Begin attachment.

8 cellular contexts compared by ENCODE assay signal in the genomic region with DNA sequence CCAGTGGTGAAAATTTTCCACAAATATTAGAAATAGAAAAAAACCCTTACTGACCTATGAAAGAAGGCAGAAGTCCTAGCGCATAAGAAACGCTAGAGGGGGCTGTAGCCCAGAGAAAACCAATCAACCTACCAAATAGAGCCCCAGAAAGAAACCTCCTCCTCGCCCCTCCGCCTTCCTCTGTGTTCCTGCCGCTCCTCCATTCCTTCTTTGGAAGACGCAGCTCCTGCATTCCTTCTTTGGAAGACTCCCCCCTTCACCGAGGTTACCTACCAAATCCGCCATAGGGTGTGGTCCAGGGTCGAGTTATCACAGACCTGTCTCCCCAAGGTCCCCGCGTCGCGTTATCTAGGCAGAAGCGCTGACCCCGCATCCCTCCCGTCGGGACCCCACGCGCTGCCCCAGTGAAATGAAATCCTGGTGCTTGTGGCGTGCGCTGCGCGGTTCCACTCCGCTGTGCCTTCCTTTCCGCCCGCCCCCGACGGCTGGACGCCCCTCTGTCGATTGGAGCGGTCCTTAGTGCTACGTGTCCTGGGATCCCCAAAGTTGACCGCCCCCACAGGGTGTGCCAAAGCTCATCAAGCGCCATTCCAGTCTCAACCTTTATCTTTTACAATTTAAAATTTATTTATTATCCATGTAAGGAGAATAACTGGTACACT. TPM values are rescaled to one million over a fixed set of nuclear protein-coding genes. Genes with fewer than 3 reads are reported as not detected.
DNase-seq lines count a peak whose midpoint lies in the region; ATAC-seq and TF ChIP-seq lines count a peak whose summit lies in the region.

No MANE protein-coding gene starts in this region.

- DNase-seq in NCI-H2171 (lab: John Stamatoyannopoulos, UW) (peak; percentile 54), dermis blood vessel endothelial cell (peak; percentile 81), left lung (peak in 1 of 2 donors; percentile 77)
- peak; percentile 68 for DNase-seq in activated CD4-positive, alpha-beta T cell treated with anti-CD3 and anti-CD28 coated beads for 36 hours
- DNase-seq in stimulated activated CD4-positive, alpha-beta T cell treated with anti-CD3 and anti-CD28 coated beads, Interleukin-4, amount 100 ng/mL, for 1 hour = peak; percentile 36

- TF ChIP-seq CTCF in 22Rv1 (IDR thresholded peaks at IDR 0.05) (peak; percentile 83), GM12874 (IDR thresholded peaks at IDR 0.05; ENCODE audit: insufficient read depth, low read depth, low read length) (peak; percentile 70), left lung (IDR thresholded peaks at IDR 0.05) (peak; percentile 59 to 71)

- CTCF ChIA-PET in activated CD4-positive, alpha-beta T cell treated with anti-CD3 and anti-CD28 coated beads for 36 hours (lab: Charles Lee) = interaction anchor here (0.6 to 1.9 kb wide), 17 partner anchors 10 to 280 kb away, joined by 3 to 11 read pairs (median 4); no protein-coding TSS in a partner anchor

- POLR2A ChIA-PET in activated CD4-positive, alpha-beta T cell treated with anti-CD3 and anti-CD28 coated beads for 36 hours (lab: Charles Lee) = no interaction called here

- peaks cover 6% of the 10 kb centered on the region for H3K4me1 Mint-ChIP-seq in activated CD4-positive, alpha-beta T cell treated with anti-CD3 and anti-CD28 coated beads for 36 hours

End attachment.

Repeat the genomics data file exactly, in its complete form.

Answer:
8 cellular contexts compared by ENCODE assay signal in the genomic region with DNA sequence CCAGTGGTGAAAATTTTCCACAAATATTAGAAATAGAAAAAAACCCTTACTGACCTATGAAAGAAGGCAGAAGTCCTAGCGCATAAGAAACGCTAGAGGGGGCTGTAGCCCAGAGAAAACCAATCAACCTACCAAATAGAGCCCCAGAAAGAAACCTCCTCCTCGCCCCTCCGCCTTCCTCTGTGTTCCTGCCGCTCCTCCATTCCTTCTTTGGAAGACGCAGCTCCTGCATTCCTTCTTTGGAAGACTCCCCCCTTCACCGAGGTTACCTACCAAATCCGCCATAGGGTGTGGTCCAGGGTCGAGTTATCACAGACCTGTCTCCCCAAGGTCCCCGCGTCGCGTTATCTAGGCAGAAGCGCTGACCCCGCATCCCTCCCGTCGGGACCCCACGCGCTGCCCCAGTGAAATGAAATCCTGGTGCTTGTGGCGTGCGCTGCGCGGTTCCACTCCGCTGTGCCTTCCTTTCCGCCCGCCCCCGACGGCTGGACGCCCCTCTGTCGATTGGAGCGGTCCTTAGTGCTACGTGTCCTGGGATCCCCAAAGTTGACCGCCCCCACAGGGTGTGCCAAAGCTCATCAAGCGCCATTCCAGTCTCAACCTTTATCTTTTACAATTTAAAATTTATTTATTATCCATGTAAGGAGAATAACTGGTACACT. TPM values are rescaled to one million over a fixed set of nuclear protein-coding genes. Genes with fewer than 3 reads are reported as not detected.
DNase-seq lines count a peak whose midpoint lies in the region; ATAC-seq and TF ChIP-seq lines count a peak whose summit lies in the region.

No MANE protein-coding gene starts in this region.

- DNase-seq in NCI-H2171 (lab: John Stamatoyannopoulos, UW) (peak; percentile 54), dermis blood vessel endothelial cell (peak; percentile 81), left lung (peak in 1 of 2 donors; percentile 77)
- peak; percentile 68 for DNase-seq in activated CD4-positive, alpha-beta T cell treated with anti-CD3 and anti-CD28 coated beads for 36 hours
- DNase-seq in stimulated activated CD4-positive, alpha-beta T cell treated with anti-CD3 and anti-CD28 coated beads, Interleukin-4, amount 100 ng/mL, for 1 hour = peak; percentile 36

- TF ChIP-seq CTCF in 22Rv1 (IDR thresholded peaks at IDR 0.05) (peak; percentile 83), GM12874 (IDR thresholded peaks at IDR 0.05; ENCODE audit: insufficient read depth, low read depth, low read length) (peak; percentile 70), left lung (IDR thresholded peaks at IDR 0.05) (peak; percentile 59 to 71)

- CTCF ChIA-PET in activated CD4-positive, alpha-beta T cell treated with anti-CD3 and anti-CD28 coated beads for 36 hours (lab: Charles Lee) = interaction anchor here (0.6 to 1.9 kb wide), 17 partner anchors 10 to 280 kb away, joined by 3 to 11 read pairs (median 4); no protein-coding TSS in a partner anchor

- POLR2A ChIA-PET in activated CD4-positive, alpha-beta T cell treated with anti-CD3 and anti-CD28 coated beads for 36 hours (lab: Charles Lee) = no interaction called here

- peaks cover 6% of the 10 kb centered on the region for H3K4me1 Mint-ChIP-seq in activated CD4-positive, alpha-beta T cell treated with anti-CD3 and anti-CD28 coated beads for 36 hours